Michael Weiss - Soul Journey 2 x vinyl LP 150 Gram Sintra Records

Regular price £75.50

PRE ORDER ITEM , EXPECTED SHIPPING DATE. 1st september 2020  [ subject to change ]  

Michael Weiss - Soul Journey

Michael Weiss - Soul Journey

Label: Sintra Records

Genre: Jazz

Product No.: ASINT 2003

Category: 2LP 150 Gram Vinyl Record



10/11 rated for music and sound by Michael Fremer at AnalogPlanet.com!

150-gram double LP
Mastered by Bernie Grundman
Plated and pressed at Quality Record Pressings

Jackets manufactured by Stoughton Printing


"Suave, swinging and exuberant, Michael Weiss's self-produced Soul Journey sounds something like a big band playing on a Blue Note Records date, but it's really a small ensemble making like a big one thanks to Weiss's deft, harmonically-rich, rhythmically neck-snapping arrangements and free-spirited yet tightly drawn, well-meshed performances by the three man veteran horn section of saxophonist Steve Wilson, trumpet and flugelhorn player Ryan Kisor and trombonist Steve Davis. ... The tape then sat carefully stored until very recently when Bernie Grundman used it to master this double 33 1/3 set pressed at QRP with plating by Gary Salstrom, packaged in Stoughton-printed jackets. Twenty years in the can has not dated this outing." — Music = 10/11; Sound = 10/11 — Michael Fremer, AnalogPlanet.com.


"A standout effort by Michael Weiss and crew." — Dan McClenaghan, allaboutjazz.com


"Soul Journey is about as close to perfection as a recording can get. The production is superb.

The recording and mixing are as good as you might hear from any major label and recording

studio. This should be in everyone's collection of good contemporary jazz, and if there is truly

justice in our world, a Grammy nominee." — Jazz Improv


"This music lives and breathes freshness and exhilarating originality" — Jazz Journal


Pianist Michael Weiss took home the Grand Prize in the 2000 BMI/Thelonious Monk Institute's Composition Competition for his song "El Camino," which is included on Soul Journey. Soul Journey features an exceptional program of nine intriguing compositions by Weiss, a composer and bandleader of the first rank, who moved to New York City in 1982 from his native Dallas, by way of Indiana University. Weiss quickly found work with Jon Hendricks, Lou Donaldson, Slide Hampton and the Junior Cook/Bill Hardman Quintet. In 1987 Weiss became Johnny Griffin's regular pianist and went on to record four albums with him. He has also worked with Art Farmer, Charles McPherson, George Coleman, Frank Wess, Jimmy Heath, the Jazztet, Pepper Adams, the Mingus Epitaph Orchestra, Gary Bartz and the Vanguard Jazz Orchestra. In addition, he has appeared with Wynton Marsalis on "Live From Lincoln Center" on PBS and "Making the Music" on NPR.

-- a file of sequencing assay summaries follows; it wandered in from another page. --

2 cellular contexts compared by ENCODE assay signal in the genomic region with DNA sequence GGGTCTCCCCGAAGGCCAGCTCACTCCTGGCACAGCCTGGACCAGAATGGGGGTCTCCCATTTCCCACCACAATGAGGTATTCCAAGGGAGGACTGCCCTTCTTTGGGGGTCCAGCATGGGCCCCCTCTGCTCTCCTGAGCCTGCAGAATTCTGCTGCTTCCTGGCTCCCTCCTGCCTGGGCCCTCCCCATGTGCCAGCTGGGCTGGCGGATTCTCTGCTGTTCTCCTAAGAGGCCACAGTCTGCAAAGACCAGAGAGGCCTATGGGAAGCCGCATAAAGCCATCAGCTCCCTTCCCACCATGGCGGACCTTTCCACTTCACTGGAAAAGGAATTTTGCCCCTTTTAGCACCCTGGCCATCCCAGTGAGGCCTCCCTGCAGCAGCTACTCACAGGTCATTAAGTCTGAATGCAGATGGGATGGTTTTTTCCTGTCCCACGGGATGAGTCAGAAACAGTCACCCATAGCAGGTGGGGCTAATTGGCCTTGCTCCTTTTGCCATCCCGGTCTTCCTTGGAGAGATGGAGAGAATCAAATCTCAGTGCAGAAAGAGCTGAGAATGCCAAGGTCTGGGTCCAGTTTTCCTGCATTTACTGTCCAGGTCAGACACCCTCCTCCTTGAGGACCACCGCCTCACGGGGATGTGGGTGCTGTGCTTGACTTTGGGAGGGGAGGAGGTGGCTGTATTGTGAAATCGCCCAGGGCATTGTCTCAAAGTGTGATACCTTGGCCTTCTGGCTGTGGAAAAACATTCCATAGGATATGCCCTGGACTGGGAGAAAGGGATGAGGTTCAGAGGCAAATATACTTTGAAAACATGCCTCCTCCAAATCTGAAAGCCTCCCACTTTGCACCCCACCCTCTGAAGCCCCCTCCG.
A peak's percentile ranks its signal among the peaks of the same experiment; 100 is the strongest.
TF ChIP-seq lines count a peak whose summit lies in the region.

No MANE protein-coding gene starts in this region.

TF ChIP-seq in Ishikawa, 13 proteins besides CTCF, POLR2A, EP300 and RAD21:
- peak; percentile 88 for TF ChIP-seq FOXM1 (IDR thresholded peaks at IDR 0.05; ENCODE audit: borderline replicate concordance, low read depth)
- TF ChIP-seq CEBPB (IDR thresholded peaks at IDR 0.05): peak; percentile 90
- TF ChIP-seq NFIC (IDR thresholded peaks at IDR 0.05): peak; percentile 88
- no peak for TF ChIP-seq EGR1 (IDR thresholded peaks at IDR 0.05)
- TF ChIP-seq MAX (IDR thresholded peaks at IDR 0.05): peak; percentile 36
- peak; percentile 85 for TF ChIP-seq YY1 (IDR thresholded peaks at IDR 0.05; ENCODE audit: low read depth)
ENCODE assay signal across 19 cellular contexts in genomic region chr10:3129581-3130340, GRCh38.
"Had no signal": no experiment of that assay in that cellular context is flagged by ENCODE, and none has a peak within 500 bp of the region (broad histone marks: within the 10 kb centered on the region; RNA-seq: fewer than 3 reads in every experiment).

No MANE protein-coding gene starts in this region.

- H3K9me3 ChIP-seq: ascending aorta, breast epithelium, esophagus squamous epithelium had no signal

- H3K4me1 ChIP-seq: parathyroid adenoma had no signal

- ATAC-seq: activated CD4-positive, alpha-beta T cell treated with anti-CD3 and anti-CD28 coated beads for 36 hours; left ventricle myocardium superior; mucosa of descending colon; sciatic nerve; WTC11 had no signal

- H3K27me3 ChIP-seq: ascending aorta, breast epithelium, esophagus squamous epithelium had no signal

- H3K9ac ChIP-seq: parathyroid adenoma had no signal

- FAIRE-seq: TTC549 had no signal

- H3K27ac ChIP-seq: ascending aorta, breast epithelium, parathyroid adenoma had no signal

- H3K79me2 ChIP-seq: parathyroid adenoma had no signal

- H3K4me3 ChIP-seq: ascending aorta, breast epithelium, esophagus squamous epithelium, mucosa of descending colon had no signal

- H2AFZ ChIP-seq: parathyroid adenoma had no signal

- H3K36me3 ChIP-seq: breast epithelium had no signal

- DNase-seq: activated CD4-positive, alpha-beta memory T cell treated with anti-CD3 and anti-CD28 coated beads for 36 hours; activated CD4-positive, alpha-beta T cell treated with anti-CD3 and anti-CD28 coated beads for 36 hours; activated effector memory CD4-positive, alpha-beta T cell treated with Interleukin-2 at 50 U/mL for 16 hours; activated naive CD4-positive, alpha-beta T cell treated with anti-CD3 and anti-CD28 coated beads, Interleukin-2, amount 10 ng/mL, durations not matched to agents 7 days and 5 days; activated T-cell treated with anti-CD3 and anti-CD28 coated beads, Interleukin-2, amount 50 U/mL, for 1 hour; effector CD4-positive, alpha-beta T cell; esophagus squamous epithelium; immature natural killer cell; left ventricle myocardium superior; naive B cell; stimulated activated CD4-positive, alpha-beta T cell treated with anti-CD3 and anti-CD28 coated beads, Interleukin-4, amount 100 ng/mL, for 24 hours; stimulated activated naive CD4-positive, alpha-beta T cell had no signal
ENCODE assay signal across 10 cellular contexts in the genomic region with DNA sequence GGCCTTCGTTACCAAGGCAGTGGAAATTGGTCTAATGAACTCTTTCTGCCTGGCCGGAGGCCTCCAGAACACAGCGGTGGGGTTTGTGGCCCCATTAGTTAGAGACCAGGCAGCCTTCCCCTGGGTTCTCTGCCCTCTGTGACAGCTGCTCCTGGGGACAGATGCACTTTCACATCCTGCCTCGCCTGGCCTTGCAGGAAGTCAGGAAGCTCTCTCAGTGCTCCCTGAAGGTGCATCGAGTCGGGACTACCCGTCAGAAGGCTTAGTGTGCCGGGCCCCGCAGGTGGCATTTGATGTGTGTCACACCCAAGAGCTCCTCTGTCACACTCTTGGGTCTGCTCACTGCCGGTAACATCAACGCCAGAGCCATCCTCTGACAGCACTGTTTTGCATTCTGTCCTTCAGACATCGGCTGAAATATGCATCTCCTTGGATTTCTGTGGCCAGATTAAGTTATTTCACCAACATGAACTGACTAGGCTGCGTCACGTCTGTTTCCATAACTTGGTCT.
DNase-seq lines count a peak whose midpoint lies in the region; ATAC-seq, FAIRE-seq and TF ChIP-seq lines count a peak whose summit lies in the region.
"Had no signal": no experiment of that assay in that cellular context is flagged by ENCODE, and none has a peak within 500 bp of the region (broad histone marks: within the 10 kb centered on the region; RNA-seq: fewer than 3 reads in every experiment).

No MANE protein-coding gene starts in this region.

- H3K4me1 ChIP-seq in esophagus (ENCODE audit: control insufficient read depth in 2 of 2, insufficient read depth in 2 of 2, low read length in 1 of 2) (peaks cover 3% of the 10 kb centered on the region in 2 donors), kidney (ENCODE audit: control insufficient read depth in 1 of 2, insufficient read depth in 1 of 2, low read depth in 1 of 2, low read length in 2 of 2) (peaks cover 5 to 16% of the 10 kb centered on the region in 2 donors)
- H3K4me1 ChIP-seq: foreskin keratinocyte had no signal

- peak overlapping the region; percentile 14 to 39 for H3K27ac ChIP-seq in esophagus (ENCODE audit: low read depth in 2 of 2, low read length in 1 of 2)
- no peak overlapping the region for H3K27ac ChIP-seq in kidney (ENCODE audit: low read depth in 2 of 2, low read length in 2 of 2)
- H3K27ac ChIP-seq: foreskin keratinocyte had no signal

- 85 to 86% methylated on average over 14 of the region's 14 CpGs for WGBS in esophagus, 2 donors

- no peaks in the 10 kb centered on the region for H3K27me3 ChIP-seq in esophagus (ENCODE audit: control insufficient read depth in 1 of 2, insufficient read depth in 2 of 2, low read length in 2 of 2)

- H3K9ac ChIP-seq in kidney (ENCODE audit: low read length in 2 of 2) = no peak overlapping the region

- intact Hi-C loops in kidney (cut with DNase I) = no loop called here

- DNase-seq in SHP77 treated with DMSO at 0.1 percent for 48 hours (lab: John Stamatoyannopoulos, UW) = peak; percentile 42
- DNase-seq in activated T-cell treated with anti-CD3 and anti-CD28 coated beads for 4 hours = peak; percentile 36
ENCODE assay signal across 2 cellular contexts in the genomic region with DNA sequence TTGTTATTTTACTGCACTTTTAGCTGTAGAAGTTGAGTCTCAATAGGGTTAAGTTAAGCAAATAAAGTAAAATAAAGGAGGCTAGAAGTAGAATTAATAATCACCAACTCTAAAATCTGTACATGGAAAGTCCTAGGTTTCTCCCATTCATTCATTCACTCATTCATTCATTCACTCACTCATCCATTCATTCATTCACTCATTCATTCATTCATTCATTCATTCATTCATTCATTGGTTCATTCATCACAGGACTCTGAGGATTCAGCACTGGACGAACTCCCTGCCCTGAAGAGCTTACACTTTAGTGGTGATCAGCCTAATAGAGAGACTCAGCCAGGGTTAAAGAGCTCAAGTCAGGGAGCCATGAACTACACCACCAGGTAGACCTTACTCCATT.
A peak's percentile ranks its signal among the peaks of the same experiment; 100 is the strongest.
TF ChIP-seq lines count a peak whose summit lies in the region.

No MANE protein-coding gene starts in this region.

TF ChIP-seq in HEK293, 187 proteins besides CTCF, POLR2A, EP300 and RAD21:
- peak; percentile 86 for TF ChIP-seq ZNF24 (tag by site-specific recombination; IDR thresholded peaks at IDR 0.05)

Soul Journey was recorded to 2" analog tape at 30 ips and mixed to 1/2" tape at 30 ips by legendary engineer Joe Ferla at Avatar Studios in March of 2000. It was originally released on CD in 2003. To date the original master tapes have remained in pristine condition. With today's resurgent interest in analog sound, Weiss decided to rerelease Soul Journey as a limited edition double LP set, sparing no expense to deliver a high quality all analog audiophile product.


"El Camino" is a sure winner, reviewer Dan McClenaghan writes about Soul Journey for allaboutjazz.com, but the album is full of other fine Weiss-composed songs: the upbeat opener "Optimism," the brooding title tune, and the brassy "Second Thoughts."


What is most striking about Soul Journey is the diversity of the compositions, the dexterity which Weiss develops his materials and the way the forms and improvisations merge into an organic whole. On "El Camino,"Weiss' expert tailoring fully exploits the sonorous potential of the trumpet, alto saxophone and trombone front-line and a fully interactive rhythm section. El Camino blends south-of-the-border rhythms with an active bassline, vivid harmonies and a lithe, through-composed melody adorned by an introduction, interludes, coda and background figures adding spice to the improvised solos.


"What's going to drive jazz forward is a greater integration of composition and improvisation rather than the same old head-solos-head format," says Weiss. "I want to keep the music fresh and interesting."